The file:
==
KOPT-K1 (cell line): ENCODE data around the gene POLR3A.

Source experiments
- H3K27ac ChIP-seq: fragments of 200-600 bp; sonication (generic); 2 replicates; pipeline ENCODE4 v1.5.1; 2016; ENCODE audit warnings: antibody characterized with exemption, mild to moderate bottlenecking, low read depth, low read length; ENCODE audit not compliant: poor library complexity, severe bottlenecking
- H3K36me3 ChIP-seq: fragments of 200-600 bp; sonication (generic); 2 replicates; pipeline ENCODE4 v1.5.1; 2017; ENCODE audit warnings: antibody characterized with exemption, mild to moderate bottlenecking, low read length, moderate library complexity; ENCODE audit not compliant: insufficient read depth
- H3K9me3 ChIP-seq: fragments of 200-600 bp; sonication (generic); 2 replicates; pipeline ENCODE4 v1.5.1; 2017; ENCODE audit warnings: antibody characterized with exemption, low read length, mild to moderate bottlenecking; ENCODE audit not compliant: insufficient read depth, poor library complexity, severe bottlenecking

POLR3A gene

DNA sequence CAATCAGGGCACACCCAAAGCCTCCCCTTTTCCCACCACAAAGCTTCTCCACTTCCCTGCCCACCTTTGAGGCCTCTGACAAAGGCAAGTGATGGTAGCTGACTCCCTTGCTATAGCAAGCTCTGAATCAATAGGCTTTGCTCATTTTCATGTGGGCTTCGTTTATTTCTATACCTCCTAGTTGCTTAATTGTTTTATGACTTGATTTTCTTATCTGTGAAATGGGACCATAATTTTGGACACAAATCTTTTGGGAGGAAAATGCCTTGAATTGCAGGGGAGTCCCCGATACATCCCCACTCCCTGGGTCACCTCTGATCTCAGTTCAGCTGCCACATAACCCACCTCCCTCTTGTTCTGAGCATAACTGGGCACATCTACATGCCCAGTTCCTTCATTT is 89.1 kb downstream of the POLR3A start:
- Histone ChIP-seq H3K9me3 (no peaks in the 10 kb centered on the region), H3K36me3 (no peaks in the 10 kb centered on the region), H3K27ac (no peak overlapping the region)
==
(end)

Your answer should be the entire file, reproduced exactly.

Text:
KOPT-K1 (cell line): ENCODE data around the gene POLR3A.

Source experiments
- H3K27ac ChIP-seq: fragments of 200-600 bp; sonication (generic); 2 replicates; pipeline ENCODE4 v1.5.1; 2016; ENCODE audit warnings: antibody characterized with exemption, mild to moderate bottlenecking, low read depth, low read length; ENCODE audit not compliant: poor library complexity, severe bottlenecking
- H3K36me3 ChIP-seq: fragments of 200-600 bp; sonication (generic); 2 replicates; pipeline ENCODE4 v1.5.1; 2017; ENCODE audit warnings: antibody characterized with exemption, mild to moderate bottlenecking, low read length, moderate library complexity; ENCODE audit not compliant: insufficient read depth
- H3K9me3 ChIP-seq: fragments of 200-600 bp; sonication (generic); 2 replicates; pipeline ENCODE4 v1.5.1; 2017; ENCODE audit warnings: antibody characterized with exemption, low read length, mild to moderate bottlenecking; ENCODE audit not compliant: insufficient read depth, poor library complexity, severe bottlenecking

POLR3A gene

DNA sequence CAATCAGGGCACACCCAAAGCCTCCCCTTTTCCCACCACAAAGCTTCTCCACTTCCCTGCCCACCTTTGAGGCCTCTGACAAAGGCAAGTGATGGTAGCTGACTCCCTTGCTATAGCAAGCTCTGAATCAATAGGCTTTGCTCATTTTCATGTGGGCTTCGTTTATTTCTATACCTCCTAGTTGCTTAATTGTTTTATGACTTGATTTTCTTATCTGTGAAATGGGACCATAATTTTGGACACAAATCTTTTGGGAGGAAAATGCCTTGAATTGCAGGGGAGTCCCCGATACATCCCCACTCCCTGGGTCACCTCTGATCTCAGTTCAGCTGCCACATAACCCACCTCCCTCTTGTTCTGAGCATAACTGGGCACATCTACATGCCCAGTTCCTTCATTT is 89.1 kb downstream of the POLR3A start:
- Histone ChIP-seq H3K9me3 (no peaks in the 10 kb centered on the region), H3K36me3 (no peaks in the 10 kb centered on the region), H3K27ac (no peak overlapping the region)